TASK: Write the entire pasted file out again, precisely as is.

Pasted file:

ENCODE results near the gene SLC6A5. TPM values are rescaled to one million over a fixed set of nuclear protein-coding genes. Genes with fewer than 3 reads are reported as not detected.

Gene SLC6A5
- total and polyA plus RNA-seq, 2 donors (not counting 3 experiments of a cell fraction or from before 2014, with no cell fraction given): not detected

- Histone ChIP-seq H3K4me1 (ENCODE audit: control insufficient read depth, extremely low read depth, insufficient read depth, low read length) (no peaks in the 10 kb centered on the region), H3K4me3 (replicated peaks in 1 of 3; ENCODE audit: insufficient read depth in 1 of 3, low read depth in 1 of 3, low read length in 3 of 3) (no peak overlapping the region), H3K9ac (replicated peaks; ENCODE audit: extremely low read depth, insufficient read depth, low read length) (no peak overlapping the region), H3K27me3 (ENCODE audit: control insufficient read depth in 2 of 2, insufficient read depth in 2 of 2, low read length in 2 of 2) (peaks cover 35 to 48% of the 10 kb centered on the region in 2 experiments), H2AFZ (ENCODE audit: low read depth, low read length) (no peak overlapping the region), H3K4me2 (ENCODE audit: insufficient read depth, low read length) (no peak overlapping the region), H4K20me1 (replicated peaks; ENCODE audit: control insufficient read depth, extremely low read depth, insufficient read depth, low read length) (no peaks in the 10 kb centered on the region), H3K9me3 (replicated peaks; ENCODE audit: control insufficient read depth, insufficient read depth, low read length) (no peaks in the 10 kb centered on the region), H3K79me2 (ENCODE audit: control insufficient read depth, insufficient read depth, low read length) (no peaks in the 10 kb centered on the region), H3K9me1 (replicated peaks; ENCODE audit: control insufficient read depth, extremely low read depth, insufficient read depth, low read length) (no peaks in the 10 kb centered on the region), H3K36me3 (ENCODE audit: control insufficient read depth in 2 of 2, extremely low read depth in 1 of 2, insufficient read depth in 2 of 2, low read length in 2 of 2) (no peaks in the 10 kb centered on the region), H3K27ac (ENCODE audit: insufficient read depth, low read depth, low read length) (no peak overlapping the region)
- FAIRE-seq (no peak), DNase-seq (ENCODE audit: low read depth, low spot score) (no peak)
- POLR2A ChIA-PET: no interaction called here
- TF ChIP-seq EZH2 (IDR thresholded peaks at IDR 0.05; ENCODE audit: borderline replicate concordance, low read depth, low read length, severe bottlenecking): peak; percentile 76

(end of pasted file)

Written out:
ENCODE results near the gene SLC6A5. TPM values are rescaled to one million over a fixed set of nuclear protein-coding genes. Genes with fewer than 3 reads are reported as not detected.

Gene SLC6A5
- total and polyA plus RNA-seq, 2 donors (not counting 3 experiments of a cell fraction or from before 2014, with no cell fraction given): not detected

- Histone ChIP-seq H3K4me1 (ENCODE audit: control insufficient read depth, extremely low read depth, insufficient read depth, low read length) (no peaks in the 10 kb centered on the region), H3K4me3 (replicated peaks in 1 of 3; ENCODE audit: insufficient read depth in 1 of 3, low read depth in 1 of 3, low read length in 3 of 3) (no peak overlapping the region), H3K9ac (replicated peaks; ENCODE audit: extremely low read depth, insufficient read depth, low read length) (no peak overlapping the region), H3K27me3 (ENCODE audit: control insufficient read depth in 2 of 2, insufficient read depth in 2 of 2, low read length in 2 of 2) (peaks cover 35 to 48% of the 10 kb centered on the region in 2 experiments), H2AFZ (ENCODE audit: low read depth, low read length) (no peak overlapping the region), H3K4me2 (ENCODE audit: insufficient read depth, low read length) (no peak overlapping the region), H4K20me1 (replicated peaks; ENCODE audit: control insufficient read depth, extremely low read depth, insufficient read depth, low read length) (no peaks in the 10 kb centered on the region), H3K9me3 (replicated peaks; ENCODE audit: control insufficient read depth, insufficient read depth, low read length) (no peaks in the 10 kb centered on the region), H3K79me2 (ENCODE audit: control insufficient read depth, insufficient read depth, low read length) (no peaks in the 10 kb centered on the region), H3K9me1 (replicated peaks; ENCODE audit: control insufficient read depth, extremely low read depth, insufficient read depth, low read length) (no peaks in the 10 kb centered on the region), H3K36me3 (ENCODE audit: control insufficient read depth in 2 of 2, extremely low read depth in 1 of 2, insufficient read depth in 2 of 2, low read length in 2 of 2) (no peaks in the 10 kb centered on the region), H3K27ac (ENCODE audit: insufficient read depth, low read depth, low read length) (no peak overlapping the region)
- FAIRE-seq (no peak), DNase-seq (ENCODE audit: low read depth, low spot score) (no peak)
- POLR2A ChIA-PET: no interaction called here
- TF ChIP-seq EZH2 (IDR thresholded peaks at IDR 0.05; ENCODE audit: borderline replicate concordance, low read depth, low read length, severe bottlenecking): peak; percentile 76